When petitioner executed the second contract to substitute for Mrs. Harris it is reasonable to infer that petitioner would have been assigned to those classes which Mrs. Harris would normally have taught. Further petitioner could not at this point have anticipated being employed beyond the end of the school year.

If at the end of the first semester the District had assigned petitioner to different classes and assigned Mrs. Brooks to the classes petitioner had been teaching, this controversy would not have arisen, since petitioner must concede that she would then have taught the classes of two different teachers whoever they might be.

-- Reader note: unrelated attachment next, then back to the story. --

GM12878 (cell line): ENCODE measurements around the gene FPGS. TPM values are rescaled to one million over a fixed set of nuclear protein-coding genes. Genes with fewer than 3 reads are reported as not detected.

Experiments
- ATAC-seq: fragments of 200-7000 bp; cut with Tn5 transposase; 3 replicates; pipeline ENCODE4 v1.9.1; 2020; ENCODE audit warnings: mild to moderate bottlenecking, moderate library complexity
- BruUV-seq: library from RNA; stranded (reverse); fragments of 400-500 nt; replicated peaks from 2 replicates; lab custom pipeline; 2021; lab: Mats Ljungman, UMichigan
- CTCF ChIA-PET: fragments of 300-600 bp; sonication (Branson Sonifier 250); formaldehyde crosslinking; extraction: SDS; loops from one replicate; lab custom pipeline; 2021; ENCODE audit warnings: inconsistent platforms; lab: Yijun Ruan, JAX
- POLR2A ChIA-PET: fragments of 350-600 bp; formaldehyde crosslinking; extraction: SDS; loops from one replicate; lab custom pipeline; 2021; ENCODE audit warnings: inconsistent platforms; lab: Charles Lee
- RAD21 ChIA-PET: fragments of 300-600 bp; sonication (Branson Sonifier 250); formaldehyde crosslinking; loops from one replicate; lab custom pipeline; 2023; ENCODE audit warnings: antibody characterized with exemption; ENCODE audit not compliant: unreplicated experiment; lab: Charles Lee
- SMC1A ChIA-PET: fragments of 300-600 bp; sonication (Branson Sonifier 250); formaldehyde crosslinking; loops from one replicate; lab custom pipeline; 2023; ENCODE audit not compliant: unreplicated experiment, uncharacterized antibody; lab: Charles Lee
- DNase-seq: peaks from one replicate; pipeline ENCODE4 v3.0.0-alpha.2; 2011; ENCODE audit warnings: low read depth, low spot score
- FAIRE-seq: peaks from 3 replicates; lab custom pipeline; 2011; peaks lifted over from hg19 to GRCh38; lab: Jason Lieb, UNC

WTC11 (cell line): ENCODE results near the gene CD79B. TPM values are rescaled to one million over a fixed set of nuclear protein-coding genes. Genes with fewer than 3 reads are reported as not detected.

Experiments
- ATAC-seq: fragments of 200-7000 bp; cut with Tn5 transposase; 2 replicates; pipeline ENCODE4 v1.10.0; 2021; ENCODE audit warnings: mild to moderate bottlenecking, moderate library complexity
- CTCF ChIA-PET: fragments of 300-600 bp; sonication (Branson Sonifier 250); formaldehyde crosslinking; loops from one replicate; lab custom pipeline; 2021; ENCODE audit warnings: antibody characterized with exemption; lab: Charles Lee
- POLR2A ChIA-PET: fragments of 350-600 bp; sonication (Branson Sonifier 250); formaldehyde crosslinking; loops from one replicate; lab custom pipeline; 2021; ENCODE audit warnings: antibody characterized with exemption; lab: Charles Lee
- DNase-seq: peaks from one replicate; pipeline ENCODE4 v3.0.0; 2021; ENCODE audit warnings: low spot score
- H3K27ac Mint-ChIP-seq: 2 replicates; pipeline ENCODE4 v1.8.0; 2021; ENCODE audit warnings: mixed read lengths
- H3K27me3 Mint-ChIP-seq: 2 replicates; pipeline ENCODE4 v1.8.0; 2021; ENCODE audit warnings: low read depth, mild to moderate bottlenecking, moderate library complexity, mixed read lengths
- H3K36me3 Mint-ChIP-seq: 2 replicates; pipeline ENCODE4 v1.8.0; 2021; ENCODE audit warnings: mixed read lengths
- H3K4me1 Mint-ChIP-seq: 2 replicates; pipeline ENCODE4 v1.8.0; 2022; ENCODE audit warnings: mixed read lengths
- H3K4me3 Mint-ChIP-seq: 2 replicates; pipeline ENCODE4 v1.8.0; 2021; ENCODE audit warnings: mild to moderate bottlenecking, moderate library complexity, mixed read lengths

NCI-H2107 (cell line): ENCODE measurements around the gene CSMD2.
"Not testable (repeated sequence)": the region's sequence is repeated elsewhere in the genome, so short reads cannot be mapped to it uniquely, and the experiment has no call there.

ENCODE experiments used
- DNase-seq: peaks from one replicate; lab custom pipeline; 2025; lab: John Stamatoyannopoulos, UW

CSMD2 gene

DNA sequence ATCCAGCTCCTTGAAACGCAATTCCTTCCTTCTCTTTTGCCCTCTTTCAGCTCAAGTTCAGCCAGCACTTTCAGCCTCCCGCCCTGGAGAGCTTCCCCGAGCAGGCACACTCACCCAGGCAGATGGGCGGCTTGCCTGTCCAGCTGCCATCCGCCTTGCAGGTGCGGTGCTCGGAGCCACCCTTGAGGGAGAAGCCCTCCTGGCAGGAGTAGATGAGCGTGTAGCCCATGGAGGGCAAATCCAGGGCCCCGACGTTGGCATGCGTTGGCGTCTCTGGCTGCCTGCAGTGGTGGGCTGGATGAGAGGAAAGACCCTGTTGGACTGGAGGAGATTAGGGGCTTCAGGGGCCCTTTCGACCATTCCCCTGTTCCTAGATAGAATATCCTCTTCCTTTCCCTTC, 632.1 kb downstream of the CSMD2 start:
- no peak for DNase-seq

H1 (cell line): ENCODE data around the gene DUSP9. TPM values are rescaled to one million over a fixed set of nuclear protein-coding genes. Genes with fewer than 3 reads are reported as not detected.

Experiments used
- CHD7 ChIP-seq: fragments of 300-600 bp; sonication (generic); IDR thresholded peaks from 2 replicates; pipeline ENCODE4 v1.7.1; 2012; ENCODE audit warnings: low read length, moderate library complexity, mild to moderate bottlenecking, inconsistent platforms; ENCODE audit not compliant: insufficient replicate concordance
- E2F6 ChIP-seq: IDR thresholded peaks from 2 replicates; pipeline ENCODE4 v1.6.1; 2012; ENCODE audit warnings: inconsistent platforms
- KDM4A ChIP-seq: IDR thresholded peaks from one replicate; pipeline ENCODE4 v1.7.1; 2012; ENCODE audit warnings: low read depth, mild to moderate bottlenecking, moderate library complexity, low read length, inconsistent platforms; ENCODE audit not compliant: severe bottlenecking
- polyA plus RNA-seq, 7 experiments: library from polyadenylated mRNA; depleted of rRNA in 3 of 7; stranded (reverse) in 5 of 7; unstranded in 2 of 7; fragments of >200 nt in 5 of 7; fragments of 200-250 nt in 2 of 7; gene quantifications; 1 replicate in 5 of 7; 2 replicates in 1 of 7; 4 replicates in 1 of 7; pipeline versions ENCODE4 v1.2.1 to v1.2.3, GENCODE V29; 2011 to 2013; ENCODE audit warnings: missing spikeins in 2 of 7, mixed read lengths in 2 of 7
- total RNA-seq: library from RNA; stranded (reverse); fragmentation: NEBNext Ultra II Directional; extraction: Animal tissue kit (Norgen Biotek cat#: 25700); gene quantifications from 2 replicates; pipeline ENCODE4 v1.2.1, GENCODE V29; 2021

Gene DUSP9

The latter procedure was not followed here. Instead petitioner was assigned to continue through the year with the same classes and both Mrs. Brooks and Mrs. Harris were, on their return, given other class assignments.

Education Code, s 939 provides in pertinent part:

‘Powers and Duties of Superintendent.

‘The superintendent of each school district shall, in addition to any other powers and duties granted to or imposed upon him: (a) Be the chief executive officer of the governing board of the district. . . . (c) Subject to the approval of the governing board, assign all employees of the district employed in positions requiring certification qualifications, to the positions in which they are to serve.’

This statute provides for the well recognized prerogative of the school administrator to control class assignments. That prerogative is to be exercised for the best interests of the students.